“…a familiar and unhurried kaiako has primary responsibility for each infant so that they can anticipate who will welcome and care for them. The timing and pace of caregiving practices is guided by the infant.”  

What does this mean in practise?

As previously discussed, developments in modern society mean that many parents and mothers are choosing to utilise centres in order to return to work. In order to support the need for a dyadic relationship, home-based ECE services and primary care within centres is the only way ECE services can provide this support for children and their families.

Previously many centres have worked under a more “industrial” roster; with one teacher on toileting, one on feeding, one on outside duty, one on sleeping. The child is passed to and fro, handed to whomever is responsible for the designated task. This type of practice in centres in clinical and far behind the current educational research for what is commonly known as “best practice.” There is no fostering of the dyad, and the constant act of being in transition can be extremely stressful for the child.

Primary caregiving is not only the best practice within centres, it also acts as a solution to the modern era of parents required to return to work early. The “village” now supports the mother-infant dyad.

Primary caregiving offers children the chance to develop a close, and even loving bond with a responsive educator. The educator works with the child’s rhythm, providing support throughout the routines of the day. A key indication of a successful primary caregiving structure within a centre is high adult:child ratios. With the Ministry of Education’s (MoE) recommendation of a ratio of 1:5 for infants, this allows no room for primary care. At the very least, a ratio of 1:3 would be required.

Centres also need to have good relationships between the teachers, management and governance. Communication is key: without strong communication between team members, primary care would not be able to function effectively within the current MoE guidelines. Centres need to work on retaining teachers, allowing closer relationships to form between colleagues and creating an overall supportive environment for teachers to grow their practice.

Dad looking his son in the eyes

It’s also imperative that centres dedicated to primary caregiving reflect this in the environment and overarching centre philosophy. The environment should be consistent with the practice, with a homelike and nurturing appearance. Teachers should be able to move throughout the space freely, without being confined to one area (for example, being on “sleep-room duty” wouldn’t be cohesive with dyadic care). Theorists such as Pikler, Gerber and referencing RIE practice should be apparent in the centre philosophy. Without these key elements, primary caregiving simply won’t exist in the current ECE climate.

What are the limitations of dyadic relationships in ECE?

With the positive neurological and biological aspects of primary caregiving and dyadic relationships for children in ECE centres, there are no strong arguments against this from the child’s perspective. The only negative elements therefore lie in the possibility of implementation from teachers.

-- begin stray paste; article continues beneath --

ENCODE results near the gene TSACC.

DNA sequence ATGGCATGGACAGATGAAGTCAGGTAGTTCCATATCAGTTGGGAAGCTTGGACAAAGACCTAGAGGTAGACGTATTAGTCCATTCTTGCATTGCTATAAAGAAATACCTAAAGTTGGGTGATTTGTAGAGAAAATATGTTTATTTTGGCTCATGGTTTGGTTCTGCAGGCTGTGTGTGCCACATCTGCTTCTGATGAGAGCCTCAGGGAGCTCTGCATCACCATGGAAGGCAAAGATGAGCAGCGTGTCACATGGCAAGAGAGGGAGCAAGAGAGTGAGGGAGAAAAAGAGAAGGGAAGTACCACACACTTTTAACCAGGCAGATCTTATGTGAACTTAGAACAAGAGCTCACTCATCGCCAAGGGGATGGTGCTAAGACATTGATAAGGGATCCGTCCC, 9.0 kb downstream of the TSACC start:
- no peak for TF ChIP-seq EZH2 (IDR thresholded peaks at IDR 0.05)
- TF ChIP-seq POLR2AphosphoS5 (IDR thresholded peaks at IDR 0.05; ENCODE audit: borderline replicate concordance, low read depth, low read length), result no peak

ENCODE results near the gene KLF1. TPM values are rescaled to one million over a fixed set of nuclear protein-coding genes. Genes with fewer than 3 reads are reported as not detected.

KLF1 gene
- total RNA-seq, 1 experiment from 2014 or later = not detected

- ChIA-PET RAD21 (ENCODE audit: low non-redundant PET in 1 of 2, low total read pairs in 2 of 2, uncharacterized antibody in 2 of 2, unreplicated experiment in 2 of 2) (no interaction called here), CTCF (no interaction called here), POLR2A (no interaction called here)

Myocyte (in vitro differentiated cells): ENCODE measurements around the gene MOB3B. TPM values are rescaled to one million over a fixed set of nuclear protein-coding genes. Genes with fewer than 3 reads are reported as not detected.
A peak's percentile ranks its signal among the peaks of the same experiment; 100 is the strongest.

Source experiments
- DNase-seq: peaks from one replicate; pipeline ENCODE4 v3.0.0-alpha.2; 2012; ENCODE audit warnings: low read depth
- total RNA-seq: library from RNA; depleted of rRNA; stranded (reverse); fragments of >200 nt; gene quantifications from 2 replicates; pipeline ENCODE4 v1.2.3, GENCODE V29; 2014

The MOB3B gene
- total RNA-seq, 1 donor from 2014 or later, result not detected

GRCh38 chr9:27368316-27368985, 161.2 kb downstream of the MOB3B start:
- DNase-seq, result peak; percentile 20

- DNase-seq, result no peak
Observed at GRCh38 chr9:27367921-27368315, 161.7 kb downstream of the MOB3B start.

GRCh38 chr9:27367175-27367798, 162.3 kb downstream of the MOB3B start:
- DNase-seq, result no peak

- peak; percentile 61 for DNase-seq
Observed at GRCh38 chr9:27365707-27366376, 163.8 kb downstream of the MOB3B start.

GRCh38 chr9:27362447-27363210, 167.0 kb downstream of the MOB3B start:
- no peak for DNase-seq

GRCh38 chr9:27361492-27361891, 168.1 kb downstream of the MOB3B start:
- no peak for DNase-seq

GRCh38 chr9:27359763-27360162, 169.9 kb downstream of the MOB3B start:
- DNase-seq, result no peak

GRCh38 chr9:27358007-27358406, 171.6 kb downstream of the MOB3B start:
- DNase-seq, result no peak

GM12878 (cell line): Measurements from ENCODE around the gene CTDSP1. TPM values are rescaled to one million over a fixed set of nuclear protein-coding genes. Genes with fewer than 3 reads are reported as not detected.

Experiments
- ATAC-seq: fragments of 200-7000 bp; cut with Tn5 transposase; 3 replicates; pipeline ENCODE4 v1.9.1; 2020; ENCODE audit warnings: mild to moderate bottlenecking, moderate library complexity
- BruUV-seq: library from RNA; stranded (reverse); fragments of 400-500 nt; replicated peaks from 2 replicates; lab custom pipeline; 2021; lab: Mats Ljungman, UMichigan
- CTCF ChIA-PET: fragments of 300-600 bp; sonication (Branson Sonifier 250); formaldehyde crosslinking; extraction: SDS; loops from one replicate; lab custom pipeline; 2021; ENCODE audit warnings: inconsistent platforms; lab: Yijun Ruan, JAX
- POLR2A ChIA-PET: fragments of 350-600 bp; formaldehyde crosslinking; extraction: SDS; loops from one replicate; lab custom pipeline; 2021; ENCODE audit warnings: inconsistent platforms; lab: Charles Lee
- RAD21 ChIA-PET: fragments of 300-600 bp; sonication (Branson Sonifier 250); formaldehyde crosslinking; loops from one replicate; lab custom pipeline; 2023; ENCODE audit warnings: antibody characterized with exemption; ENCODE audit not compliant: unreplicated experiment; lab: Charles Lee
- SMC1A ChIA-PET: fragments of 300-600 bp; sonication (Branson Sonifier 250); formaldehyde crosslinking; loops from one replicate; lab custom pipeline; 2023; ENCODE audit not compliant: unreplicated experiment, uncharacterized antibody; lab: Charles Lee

Something that is discussed widely in online forums across the NZ ECE network is the constant need for the MoE guidelines to change, in order to support the current educational research into best practise.

One such guideline is mentioned above: the ratio of adult:child. Without MoE guidelines determining best practice, there in an increased risk of rogue centres and centre owners pushing standards to below par for the sake of profit margins.

The mental and emotional toll on teachers is also high. Passionate and experienced teachers are adopting pedagogies such as primary care as part of their personal teaching philosophy. The constant requirement for teachers to attend professional development means that registered teachers are often ahead of best practice guidelines (primary caregiving) before the MoE guidelines are updated. Unfortunately, this prompts a mental toll on teachers who try their best to implement these practices without the overarching support of their employers. Teachers come across restraints constantly of funding, poorly planned environments, incorrect budgeting of funds, and lack of understanding from overseeing governance.

How can dyadic relationships in ECE be improved?

If we were to take only one commentary from the current implementation of dyadic relationships in NZ ECE services, it would be that the MoE needs to step up their guidelines in order to meet widely acknowledged best practice. The key element in this would be an increase in funding to allow for ratios of at least 1:3 for infants. Without this one crucial element, the simple formula to support dyadic relationships for NZ children simply cannot exist.

Conclusion

The history of the dyadic relationship within human evolution started simply; a mother-infant bond necessary for survival of the child. As society has evolved to the modern working families we know today, with mothers and caregivers returning to work earlier in their child’s life, the dyadic relationship has changed with this. Research now tells us it is the dyad that is necessary for child development, not necessarily the mother-infant dyad. As such, ECE teachers have stepped into the role of the responsive adult while the child is away from their mother; with many ECE provers adopting the strongly heralded best practice of primary caregiving.

Primary caregiving in early childhood settings has almost unprecedented benefits for the child in comparison to the almost clinical approach to infant-teacher relationships of the past. The very basis of the NZ ECE curriculum Te Whariki is founded on recognising the importance of adult-child relationships and nurturing the wairua (spirit) of the child in the early childhood setting. However, without proper governance, environmental and funding support from the Ministry of Education and all ECE providers, implementing primary caregiving will continue to take an emotional and mental toll on passionate teachers and educators in the ECE sector.

To read more about Primary Caregiving in practice:

https://www.myece.org.nz/caring/105-primary-caregiving

https://www.hekupu.ac.nz/article/pedagogy-passion-working-infants-early-childhood-education

To watch Nathan Wallis discuss dyadic relationships:

https://blog.storypark.com/2017/05/babys-first-1000-days-life/

To read more about Te Whariki:

https://tewhariki.tki.org.nz/en/principles-strands-goals-and-learning-outcomes/

https://tewhariki.tki.org.nz/assets/Uploads/files/Te-Whariki-Early-Childhood-Curriculum.pdf#page=24